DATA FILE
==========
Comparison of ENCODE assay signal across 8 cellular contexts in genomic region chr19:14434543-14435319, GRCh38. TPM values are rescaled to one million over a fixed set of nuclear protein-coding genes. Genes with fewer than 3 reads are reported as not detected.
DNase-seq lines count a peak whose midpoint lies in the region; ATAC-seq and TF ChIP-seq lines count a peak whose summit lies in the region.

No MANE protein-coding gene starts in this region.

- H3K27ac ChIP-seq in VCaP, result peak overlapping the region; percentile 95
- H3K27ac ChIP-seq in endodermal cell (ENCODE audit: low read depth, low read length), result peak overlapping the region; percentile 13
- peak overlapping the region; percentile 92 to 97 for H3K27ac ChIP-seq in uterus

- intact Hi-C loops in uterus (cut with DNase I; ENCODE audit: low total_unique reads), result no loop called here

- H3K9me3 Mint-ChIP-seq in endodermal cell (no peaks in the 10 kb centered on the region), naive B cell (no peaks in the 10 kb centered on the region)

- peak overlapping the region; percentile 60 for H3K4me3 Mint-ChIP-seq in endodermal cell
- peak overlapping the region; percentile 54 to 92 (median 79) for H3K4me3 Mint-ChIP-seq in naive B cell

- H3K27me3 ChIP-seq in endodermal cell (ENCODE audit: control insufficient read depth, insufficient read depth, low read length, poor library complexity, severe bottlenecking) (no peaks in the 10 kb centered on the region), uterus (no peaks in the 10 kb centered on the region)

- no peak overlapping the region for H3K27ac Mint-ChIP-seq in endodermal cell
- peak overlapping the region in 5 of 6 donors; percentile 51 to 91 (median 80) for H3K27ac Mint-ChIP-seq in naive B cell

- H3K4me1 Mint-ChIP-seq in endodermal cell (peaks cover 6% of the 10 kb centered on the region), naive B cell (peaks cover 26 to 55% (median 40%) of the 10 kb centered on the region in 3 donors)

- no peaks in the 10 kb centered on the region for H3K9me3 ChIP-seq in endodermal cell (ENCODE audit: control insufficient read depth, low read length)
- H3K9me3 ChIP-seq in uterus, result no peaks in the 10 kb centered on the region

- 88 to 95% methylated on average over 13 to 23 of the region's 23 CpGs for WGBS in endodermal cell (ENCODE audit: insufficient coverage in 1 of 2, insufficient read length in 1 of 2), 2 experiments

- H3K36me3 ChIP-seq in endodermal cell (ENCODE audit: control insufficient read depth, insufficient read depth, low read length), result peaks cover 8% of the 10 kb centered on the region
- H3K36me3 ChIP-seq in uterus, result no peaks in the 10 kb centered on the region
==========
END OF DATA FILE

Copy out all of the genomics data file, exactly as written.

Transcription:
Comparison of ENCODE assay signal across 8 cellular contexts in genomic region chr19:14434543-14435319, GRCh38. TPM values are rescaled to one million over a fixed set of nuclear protein-coding genes. Genes with fewer than 3 reads are reported as not detected.
DNase-seq lines count a peak whose midpoint lies in the region; ATAC-seq and TF ChIP-seq lines count a peak whose summit lies in the region.

No MANE protein-coding gene starts in this region.

- H3K27ac ChIP-seq in VCaP, result peak overlapping the region; percentile 95
- H3K27ac ChIP-seq in endodermal cell (ENCODE audit: low read depth, low read length), result peak overlapping the region; percentile 13
- peak overlapping the region; percentile 92 to 97 for H3K27ac ChIP-seq in uterus

- intact Hi-C loops in uterus (cut with DNase I; ENCODE audit: low total_unique reads), result no loop called here

- H3K9me3 Mint-ChIP-seq in endodermal cell (no peaks in the 10 kb centered on the region), naive B cell (no peaks in the 10 kb centered on the region)

- peak overlapping the region; percentile 60 for H3K4me3 Mint-ChIP-seq in endodermal cell
- peak overlapping the region; percentile 54 to 92 (median 79) for H3K4me3 Mint-ChIP-seq in naive B cell

- H3K27me3 ChIP-seq in endodermal cell (ENCODE audit: control insufficient read depth, insufficient read depth, low read length, poor library complexity, severe bottlenecking) (no peaks in the 10 kb centered on the region), uterus (no peaks in the 10 kb centered on the region)

- no peak overlapping the region for H3K27ac Mint-ChIP-seq in endodermal cell
- peak overlapping the region in 5 of 6 donors; percentile 51 to 91 (median 80) for H3K27ac Mint-ChIP-seq in naive B cell

- H3K4me1 Mint-ChIP-seq in endodermal cell (peaks cover 6% of the 10 kb centered on the region), naive B cell (peaks cover 26 to 55% (median 40%) of the 10 kb centered on the region in 3 donors)

- no peaks in the 10 kb centered on the region for H3K9me3 ChIP-seq in endodermal cell (ENCODE audit: control insufficient read depth, low read length)
- H3K9me3 ChIP-seq in uterus, result no peaks in the 10 kb centered on the region

- 88 to 95% methylated on average over 13 to 23 of the region's 23 CpGs for WGBS in endodermal cell (ENCODE audit: insufficient coverage in 1 of 2, insufficient read length in 1 of 2), 2 experiments

- H3K36me3 ChIP-seq in endodermal cell (ENCODE audit: control insufficient read depth, insufficient read depth, low read length), result peaks cover 8% of the 10 kb centered on the region
- H3K36me3 ChIP-seq in uterus, result no peaks in the 10 kb centered on the region